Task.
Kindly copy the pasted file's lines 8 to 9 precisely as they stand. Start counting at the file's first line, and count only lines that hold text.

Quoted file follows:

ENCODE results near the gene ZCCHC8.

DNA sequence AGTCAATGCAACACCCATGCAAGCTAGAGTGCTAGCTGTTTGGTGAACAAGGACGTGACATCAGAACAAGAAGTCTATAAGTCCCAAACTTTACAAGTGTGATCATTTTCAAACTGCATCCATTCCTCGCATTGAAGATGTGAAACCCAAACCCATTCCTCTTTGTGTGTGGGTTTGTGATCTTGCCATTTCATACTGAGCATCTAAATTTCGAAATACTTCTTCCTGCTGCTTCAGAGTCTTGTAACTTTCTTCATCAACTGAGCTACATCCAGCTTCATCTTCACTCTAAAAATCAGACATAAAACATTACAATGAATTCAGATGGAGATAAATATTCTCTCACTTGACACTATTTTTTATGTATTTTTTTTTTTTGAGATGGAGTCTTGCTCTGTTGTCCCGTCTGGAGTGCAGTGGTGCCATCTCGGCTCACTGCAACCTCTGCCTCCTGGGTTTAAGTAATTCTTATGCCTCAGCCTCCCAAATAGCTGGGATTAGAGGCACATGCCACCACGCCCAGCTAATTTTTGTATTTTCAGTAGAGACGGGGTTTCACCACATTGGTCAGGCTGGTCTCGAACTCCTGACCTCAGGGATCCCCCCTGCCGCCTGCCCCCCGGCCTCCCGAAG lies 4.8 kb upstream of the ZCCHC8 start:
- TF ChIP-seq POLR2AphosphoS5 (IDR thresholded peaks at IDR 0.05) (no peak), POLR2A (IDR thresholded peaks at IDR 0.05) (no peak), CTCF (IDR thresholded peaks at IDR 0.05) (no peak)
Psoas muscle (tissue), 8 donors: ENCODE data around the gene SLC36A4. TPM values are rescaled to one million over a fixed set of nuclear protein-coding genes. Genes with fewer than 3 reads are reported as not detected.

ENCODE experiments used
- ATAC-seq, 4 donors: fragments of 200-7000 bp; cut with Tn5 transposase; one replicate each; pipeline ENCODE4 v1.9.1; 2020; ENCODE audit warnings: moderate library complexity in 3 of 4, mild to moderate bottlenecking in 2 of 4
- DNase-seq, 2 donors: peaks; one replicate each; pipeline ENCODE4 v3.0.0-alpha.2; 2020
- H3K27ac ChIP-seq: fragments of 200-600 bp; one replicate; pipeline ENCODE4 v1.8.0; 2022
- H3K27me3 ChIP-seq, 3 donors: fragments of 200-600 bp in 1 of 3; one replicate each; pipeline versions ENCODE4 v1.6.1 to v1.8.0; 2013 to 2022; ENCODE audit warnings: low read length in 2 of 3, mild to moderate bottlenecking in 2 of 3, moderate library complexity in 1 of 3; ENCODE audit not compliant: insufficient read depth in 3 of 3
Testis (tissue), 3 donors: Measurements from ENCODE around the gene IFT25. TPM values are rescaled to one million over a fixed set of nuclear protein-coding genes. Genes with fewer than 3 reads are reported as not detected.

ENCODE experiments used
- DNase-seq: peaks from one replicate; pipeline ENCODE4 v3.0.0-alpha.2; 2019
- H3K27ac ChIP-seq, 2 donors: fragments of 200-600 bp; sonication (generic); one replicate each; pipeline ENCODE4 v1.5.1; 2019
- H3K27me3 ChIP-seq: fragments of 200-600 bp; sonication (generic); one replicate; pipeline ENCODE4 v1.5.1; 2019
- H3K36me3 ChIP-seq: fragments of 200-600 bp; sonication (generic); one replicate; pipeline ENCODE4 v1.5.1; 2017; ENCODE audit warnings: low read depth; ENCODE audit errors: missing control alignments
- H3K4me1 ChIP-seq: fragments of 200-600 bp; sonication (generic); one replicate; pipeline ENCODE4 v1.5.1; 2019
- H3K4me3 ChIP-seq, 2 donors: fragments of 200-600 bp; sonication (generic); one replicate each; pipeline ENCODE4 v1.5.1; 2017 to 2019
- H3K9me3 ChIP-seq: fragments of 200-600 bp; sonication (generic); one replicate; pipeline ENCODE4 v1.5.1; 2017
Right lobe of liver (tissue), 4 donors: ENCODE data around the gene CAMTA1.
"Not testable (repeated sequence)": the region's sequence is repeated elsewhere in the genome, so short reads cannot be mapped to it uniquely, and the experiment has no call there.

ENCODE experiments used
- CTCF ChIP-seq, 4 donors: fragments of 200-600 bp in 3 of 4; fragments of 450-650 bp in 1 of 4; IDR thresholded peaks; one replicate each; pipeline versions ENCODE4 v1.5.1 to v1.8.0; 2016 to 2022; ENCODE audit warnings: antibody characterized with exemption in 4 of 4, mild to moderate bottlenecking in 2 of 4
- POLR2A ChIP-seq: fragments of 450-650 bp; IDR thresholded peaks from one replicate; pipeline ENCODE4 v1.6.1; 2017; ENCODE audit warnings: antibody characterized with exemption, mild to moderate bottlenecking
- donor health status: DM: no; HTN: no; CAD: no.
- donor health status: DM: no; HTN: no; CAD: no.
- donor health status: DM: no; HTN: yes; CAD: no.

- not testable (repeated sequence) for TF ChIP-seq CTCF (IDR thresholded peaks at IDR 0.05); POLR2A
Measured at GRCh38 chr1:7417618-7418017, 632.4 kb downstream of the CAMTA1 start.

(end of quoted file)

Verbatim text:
- H3K27ac ChIP-seq: fragments of 200-600 bp; one replicate; pipeline ENCODE4 v1.8.0; 2022
- H3K27me3 ChIP-seq, 3 donors: fragments of 200-600 bp in 1 of 3; one replicate each; pipeline versions ENCODE4 v1.6.1 to v1.8.0; 2013 to 2022; ENCODE audit warnings: low read length in 2 of 3, mild to moderate bottlenecking in 2 of 3, moderate library complexity in 1 of 3; ENCODE audit not compliant: insufficient read depth in 3 of 3